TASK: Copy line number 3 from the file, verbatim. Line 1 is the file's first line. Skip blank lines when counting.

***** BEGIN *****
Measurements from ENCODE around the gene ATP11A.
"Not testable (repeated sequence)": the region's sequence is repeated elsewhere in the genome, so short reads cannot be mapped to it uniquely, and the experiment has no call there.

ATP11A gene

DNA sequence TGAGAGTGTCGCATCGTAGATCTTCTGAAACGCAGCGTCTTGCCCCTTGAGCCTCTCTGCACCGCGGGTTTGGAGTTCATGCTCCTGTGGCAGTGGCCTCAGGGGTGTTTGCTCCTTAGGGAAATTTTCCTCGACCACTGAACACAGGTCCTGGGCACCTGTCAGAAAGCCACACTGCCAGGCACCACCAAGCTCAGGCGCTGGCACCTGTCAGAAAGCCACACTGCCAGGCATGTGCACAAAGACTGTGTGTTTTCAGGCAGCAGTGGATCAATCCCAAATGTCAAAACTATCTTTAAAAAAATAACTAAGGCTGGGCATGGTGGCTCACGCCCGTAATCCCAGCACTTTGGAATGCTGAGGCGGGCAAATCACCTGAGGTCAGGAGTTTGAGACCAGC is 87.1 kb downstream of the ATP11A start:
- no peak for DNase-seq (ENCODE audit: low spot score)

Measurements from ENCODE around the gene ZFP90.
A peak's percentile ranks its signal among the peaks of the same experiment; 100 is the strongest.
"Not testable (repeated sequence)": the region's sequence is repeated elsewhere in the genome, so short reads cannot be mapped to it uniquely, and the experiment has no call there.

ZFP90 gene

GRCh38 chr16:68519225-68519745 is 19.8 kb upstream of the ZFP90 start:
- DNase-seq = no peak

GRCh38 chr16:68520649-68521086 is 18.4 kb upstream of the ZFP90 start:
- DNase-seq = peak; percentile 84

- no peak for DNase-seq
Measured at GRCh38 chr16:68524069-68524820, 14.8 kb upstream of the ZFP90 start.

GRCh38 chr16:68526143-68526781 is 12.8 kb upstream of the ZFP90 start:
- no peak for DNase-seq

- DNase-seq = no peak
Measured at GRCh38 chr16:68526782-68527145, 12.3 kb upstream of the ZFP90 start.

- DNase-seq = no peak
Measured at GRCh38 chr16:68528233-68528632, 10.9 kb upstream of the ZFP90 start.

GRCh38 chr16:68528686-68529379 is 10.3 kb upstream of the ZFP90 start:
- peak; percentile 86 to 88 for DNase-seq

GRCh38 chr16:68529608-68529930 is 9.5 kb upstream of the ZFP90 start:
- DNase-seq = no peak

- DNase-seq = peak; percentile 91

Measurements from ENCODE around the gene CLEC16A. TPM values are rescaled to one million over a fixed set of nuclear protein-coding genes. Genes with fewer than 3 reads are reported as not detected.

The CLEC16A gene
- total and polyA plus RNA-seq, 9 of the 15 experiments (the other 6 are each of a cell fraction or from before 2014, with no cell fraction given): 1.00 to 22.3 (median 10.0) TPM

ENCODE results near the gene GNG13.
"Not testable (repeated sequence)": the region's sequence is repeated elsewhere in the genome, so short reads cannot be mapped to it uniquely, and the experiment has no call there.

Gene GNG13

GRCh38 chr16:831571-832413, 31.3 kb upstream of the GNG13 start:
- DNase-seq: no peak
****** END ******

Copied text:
ATP11A gene